- Beso Del Sol recently followed up the success of its flagship sangria—which sold more than 200,000 cases last year—with a pair of sparkling, 10.5% ABV line extensions. Beso Del Sol Sparkling White is made from Airen grapes, with all-natural peach and mango flavors and Beso Del Sol Sparkling Rosé blends Tempranillo with all-natural citrus, peach and mango flavors.
- Reál, imported by Shaw-Ross, is produced and bottled by Cruz Garcia in Spain. Reál ranges from 7 to 10% ABV and uses primarily Tempranillo and Granacha varietals and 100 percent citrus flavors.
- Hardy Sangria, in red and white, is part of the lifestyle-driven, tattoo-happy Ed Hardy brand portfolio. Available in bottle, box and 500ml Tetra Pak, it has strong name recognition among Millennials.
- RIUNITÉ’s June 2017 addition of a sangria made a lot of sense as the brand’s Lambrusco swims in the same fruity, red waters, so to speak. Available in 750ml, 1.5L and cute little 187mls, Riunite is made from Lambrusco, Merlot and Sangiovese grapes and real orange juice; bottled at 7% alcohol.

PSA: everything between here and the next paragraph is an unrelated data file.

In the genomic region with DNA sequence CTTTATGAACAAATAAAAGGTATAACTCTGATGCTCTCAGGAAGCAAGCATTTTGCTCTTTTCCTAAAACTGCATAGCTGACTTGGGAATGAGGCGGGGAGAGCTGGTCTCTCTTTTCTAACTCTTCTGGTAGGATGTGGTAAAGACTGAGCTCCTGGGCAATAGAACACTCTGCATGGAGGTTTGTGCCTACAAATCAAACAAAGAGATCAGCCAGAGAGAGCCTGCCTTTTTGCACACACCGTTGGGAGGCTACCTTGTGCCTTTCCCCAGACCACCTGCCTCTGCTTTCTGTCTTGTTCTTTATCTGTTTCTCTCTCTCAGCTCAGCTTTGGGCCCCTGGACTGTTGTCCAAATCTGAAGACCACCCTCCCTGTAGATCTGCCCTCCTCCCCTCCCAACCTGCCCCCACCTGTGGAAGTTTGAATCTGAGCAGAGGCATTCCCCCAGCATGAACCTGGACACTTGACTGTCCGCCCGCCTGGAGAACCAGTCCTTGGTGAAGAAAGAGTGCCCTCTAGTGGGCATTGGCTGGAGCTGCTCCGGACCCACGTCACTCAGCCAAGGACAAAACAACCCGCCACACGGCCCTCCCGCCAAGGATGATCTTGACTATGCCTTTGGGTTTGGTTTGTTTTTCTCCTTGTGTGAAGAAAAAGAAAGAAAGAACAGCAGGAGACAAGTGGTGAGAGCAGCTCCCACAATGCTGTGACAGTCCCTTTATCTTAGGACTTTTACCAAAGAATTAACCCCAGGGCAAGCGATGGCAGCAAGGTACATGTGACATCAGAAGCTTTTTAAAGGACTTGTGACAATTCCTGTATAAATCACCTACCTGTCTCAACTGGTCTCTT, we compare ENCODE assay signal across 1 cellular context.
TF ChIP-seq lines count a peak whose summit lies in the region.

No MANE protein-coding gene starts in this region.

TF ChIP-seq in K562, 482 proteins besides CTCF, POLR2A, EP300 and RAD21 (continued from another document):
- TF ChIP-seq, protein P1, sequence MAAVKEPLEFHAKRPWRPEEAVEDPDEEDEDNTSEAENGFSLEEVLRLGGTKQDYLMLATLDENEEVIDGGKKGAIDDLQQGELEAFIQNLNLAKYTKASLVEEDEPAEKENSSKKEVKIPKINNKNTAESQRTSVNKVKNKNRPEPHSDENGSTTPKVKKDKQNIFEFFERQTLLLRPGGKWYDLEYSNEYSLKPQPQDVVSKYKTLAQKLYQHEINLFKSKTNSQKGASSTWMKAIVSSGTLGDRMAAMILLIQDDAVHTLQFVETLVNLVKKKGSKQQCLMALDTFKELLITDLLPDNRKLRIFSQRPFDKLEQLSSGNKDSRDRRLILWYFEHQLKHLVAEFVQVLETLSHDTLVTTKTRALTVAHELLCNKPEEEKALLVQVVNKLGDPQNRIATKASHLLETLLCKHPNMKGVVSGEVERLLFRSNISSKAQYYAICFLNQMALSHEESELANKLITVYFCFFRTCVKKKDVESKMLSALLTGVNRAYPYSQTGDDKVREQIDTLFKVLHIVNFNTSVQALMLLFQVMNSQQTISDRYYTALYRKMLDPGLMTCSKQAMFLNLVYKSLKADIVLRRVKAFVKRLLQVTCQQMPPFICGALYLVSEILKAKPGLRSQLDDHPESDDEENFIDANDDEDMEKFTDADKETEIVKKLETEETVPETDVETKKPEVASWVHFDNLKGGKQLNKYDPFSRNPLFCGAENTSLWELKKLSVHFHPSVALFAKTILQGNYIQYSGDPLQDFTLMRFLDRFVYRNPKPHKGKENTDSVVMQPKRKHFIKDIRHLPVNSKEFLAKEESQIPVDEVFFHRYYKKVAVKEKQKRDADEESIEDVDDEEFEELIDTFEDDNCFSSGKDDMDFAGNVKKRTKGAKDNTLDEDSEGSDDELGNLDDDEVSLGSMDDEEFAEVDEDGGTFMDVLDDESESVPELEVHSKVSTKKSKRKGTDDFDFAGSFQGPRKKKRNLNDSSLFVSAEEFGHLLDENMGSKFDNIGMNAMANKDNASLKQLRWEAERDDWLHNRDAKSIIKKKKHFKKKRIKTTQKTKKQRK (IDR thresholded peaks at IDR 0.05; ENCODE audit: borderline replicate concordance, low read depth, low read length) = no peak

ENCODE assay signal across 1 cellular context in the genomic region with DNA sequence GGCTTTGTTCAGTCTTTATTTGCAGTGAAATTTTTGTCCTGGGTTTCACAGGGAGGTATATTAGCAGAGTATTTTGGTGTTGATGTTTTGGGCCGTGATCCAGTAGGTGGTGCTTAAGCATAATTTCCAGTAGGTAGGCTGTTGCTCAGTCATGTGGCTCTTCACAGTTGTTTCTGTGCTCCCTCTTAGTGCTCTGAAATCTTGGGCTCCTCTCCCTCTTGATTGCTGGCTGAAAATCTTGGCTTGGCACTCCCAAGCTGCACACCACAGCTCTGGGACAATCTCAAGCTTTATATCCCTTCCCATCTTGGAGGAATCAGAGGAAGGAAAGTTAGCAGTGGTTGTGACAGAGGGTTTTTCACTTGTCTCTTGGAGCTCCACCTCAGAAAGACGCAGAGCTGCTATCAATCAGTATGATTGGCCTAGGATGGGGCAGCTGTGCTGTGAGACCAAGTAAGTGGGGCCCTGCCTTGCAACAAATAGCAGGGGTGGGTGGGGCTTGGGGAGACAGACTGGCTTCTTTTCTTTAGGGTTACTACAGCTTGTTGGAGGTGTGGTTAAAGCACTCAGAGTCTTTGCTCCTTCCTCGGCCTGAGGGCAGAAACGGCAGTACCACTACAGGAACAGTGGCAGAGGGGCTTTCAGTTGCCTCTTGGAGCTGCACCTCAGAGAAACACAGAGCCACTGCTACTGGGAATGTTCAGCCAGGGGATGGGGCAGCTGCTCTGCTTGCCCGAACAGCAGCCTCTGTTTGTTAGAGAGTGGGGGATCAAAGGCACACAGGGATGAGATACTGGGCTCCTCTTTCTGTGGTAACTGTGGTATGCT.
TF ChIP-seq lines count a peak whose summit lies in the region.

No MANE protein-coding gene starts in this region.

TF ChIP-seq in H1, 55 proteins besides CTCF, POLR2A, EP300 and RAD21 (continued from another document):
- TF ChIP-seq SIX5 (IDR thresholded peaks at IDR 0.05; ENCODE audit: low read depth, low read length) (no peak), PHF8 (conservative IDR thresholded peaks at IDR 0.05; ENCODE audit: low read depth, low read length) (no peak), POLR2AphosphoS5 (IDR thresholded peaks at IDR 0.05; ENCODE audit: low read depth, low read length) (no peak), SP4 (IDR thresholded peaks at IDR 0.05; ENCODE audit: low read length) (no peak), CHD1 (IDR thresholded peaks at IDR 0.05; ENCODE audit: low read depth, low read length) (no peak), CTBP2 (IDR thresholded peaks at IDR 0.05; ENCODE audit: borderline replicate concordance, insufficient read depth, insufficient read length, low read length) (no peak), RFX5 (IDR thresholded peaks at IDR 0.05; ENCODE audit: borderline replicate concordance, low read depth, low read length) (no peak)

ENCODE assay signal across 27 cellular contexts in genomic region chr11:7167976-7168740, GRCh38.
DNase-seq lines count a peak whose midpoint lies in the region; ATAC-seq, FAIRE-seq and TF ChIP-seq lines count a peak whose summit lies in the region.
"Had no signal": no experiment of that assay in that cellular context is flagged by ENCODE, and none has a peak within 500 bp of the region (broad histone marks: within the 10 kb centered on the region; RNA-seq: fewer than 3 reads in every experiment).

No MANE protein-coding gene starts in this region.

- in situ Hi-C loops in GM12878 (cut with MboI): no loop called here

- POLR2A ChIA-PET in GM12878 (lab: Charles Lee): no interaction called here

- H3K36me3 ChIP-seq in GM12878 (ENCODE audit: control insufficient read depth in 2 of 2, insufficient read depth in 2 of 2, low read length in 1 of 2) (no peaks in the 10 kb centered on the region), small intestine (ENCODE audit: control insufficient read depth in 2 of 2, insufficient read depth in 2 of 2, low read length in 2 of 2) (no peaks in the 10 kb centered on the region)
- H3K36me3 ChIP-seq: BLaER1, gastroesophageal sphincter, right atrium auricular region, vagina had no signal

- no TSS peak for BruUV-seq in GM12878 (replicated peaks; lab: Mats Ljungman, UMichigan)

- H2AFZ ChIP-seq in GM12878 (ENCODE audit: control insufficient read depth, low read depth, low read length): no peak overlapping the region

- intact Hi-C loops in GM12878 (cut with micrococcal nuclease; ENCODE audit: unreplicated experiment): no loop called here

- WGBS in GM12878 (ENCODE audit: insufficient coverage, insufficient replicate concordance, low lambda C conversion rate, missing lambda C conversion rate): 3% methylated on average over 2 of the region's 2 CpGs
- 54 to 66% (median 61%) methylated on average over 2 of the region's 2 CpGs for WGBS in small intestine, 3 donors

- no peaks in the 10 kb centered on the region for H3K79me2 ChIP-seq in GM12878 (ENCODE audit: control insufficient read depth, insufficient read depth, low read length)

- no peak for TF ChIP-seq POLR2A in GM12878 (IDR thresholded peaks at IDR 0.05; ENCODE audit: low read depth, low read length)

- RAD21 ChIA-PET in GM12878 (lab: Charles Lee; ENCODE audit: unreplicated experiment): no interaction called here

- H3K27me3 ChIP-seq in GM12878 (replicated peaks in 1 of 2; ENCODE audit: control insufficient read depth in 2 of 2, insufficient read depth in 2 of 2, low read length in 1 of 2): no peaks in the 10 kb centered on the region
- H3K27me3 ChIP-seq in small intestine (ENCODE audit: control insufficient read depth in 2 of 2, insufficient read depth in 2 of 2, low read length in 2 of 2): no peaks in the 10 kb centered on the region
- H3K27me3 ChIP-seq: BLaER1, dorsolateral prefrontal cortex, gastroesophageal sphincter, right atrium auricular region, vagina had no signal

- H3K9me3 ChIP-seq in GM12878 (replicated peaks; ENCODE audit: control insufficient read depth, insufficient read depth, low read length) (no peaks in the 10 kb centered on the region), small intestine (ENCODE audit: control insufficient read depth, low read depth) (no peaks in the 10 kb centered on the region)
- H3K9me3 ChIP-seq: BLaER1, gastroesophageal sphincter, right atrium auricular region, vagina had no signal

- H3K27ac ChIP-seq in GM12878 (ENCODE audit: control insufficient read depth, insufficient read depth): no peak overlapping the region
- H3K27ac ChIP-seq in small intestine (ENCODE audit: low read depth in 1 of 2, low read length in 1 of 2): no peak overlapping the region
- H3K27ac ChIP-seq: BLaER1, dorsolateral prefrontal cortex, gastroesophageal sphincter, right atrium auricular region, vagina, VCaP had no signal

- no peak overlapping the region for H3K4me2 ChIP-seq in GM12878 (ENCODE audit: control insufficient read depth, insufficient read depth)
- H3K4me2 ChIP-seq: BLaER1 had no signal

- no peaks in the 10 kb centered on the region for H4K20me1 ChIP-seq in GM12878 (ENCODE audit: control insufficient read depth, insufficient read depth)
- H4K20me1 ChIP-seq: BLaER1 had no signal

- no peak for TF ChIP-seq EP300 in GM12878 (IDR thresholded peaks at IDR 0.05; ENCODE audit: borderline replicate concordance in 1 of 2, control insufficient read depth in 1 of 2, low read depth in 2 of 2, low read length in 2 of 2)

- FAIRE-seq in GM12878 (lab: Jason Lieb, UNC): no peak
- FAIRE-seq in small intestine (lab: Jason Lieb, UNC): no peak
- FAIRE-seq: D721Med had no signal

- René Barbier doesn’t market a RTD sangria, but they have been leveraging the category’s popularity for a major promotion kicked off this year. The brand is including sangria recipes in the form of neck-hangers on 750ml bottles and on the back panel of René Barbier 3L bag-in-box Mediterranean Red (Merlot and Tempranillo) and Mediterranean White (Xarel-lo, Macabeo and Parellada). The company also is hosting sangria tastings across the country.
And, if the category’s current trajectory continues, expect to see more brands to pop up in the next couple of years.
“It’s been wild since we started [selling sangria] and now the category is just flooded,” says Glunz. It’s interesting to see how quickly a category can fill up. We were out there with three or four others and now there are just hundreds of other premixed sangrias.”